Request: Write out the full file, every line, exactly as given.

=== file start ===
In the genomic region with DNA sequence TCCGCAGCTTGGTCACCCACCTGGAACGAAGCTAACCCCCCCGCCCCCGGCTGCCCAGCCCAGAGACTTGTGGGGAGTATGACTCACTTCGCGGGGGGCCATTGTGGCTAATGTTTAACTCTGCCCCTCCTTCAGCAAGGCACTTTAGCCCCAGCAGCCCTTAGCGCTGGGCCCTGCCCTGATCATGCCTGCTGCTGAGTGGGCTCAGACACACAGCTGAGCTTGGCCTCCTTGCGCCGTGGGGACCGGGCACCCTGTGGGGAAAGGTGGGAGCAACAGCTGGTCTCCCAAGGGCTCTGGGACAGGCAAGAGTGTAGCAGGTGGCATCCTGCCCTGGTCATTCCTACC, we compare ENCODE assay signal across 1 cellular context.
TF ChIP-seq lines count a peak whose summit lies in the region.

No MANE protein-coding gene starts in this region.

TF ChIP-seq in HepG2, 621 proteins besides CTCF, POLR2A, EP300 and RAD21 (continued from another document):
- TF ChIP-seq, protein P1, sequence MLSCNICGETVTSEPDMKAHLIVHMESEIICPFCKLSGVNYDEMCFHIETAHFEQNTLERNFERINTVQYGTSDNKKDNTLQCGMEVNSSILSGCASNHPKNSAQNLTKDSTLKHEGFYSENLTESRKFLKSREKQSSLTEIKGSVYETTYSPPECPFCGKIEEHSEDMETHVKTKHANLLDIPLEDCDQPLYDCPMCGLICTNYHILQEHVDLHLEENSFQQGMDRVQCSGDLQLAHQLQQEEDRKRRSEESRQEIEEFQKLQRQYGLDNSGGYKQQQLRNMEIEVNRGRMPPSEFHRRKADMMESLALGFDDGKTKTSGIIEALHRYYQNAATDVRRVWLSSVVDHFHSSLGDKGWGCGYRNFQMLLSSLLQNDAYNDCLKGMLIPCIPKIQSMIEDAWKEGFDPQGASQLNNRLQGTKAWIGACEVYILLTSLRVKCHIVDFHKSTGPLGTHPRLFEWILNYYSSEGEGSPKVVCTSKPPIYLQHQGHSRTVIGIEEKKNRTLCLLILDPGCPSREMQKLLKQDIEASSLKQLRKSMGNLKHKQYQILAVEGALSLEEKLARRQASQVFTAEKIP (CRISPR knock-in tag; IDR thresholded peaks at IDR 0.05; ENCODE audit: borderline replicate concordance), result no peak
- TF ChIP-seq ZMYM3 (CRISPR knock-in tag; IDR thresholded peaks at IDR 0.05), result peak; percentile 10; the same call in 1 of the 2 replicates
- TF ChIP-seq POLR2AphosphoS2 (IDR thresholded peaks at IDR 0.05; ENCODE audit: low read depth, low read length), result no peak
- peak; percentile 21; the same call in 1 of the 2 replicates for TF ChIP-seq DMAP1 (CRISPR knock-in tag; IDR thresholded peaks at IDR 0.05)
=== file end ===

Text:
In the genomic region with DNA sequence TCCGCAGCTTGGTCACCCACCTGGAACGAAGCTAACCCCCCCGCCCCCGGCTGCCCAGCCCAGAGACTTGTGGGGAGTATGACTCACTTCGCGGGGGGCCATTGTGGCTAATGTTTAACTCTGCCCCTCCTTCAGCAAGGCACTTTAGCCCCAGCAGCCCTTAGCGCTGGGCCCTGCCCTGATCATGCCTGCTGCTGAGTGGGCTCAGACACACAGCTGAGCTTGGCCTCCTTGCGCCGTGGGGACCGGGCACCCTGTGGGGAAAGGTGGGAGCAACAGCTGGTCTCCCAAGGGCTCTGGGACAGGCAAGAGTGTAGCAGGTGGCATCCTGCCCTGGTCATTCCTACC, we compare ENCODE assay signal across 1 cellular context.
TF ChIP-seq lines count a peak whose summit lies in the region.

No MANE protein-coding gene starts in this region.

TF ChIP-seq in HepG2, 621 proteins besides CTCF, POLR2A, EP300 and RAD21 (continued from another document):
- TF ChIP-seq, protein P1, sequence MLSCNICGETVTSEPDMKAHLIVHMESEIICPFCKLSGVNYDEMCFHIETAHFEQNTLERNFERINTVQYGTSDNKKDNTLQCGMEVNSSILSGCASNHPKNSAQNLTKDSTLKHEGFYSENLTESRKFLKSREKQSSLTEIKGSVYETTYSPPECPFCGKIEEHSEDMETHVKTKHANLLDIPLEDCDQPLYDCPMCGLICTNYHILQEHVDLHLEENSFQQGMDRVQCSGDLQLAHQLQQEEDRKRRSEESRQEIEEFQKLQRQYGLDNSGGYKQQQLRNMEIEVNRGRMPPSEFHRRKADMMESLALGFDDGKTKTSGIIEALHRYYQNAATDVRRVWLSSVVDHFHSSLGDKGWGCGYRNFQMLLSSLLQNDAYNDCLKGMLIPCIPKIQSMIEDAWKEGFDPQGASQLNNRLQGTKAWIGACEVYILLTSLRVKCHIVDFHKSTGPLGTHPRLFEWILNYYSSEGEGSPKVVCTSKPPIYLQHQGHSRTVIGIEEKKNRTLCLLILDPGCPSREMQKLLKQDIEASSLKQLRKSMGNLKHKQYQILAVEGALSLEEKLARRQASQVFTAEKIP (CRISPR knock-in tag; IDR thresholded peaks at IDR 0.05; ENCODE audit: borderline replicate concordance), result no peak
- TF ChIP-seq ZMYM3 (CRISPR knock-in tag; IDR thresholded peaks at IDR 0.05), result peak; percentile 10; the same call in 1 of the 2 replicates
- TF ChIP-seq POLR2AphosphoS2 (IDR thresholded peaks at IDR 0.05; ENCODE audit: low read depth, low read length), result no peak
- peak; percentile 21; the same call in 1 of the 2 replicates for TF ChIP-seq DMAP1 (CRISPR knock-in tag; IDR thresholded peaks at IDR 0.05)